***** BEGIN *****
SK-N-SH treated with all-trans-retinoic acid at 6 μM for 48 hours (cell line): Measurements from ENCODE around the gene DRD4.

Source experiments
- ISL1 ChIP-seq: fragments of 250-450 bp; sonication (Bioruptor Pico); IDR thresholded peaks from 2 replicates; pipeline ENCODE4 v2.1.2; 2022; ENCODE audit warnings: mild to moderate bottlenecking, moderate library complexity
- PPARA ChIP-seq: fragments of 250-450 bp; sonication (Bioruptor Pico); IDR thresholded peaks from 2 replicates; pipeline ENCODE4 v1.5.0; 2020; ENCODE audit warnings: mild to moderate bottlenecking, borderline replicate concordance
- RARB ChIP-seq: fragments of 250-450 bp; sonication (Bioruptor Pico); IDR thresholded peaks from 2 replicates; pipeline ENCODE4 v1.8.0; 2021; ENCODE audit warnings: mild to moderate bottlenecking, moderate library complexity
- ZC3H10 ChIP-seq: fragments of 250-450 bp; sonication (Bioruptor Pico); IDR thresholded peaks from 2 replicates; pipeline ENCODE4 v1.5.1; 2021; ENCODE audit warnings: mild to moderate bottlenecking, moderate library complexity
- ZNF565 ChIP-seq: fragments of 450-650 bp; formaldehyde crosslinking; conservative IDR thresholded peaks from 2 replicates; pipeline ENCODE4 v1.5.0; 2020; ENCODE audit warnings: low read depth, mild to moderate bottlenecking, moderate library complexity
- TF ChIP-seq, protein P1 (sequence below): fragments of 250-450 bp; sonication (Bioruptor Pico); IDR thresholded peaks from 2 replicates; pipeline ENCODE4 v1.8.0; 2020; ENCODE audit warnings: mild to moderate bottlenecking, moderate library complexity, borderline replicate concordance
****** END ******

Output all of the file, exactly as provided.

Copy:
SK-N-SH treated with all-trans-retinoic acid at 6 μM for 48 hours (cell line): Measurements from ENCODE around the gene DRD4.

Source experiments
- ISL1 ChIP-seq: fragments of 250-450 bp; sonication (Bioruptor Pico); IDR thresholded peaks from 2 replicates; pipeline ENCODE4 v2.1.2; 2022; ENCODE audit warnings: mild to moderate bottlenecking, moderate library complexity
- PPARA ChIP-seq: fragments of 250-450 bp; sonication (Bioruptor Pico); IDR thresholded peaks from 2 replicates; pipeline ENCODE4 v1.5.0; 2020; ENCODE audit warnings: mild to moderate bottlenecking, borderline replicate concordance
- RARB ChIP-seq: fragments of 250-450 bp; sonication (Bioruptor Pico); IDR thresholded peaks from 2 replicates; pipeline ENCODE4 v1.8.0; 2021; ENCODE audit warnings: mild to moderate bottlenecking, moderate library complexity
- ZC3H10 ChIP-seq: fragments of 250-450 bp; sonication (Bioruptor Pico); IDR thresholded peaks from 2 replicates; pipeline ENCODE4 v1.5.1; 2021; ENCODE audit warnings: mild to moderate bottlenecking, moderate library complexity
- ZNF565 ChIP-seq: fragments of 450-650 bp; formaldehyde crosslinking; conservative IDR thresholded peaks from 2 replicates; pipeline ENCODE4 v1.5.0; 2020; ENCODE audit warnings: low read depth, mild to moderate bottlenecking, moderate library complexity
- TF ChIP-seq, protein P1 (sequence below): fragments of 250-450 bp; sonication (Bioruptor Pico); IDR thresholded peaks from 2 replicates; pipeline ENCODE4 v1.8.0; 2020; ENCODE audit warnings: mild to moderate bottlenecking, moderate library complexity, borderline replicate concordance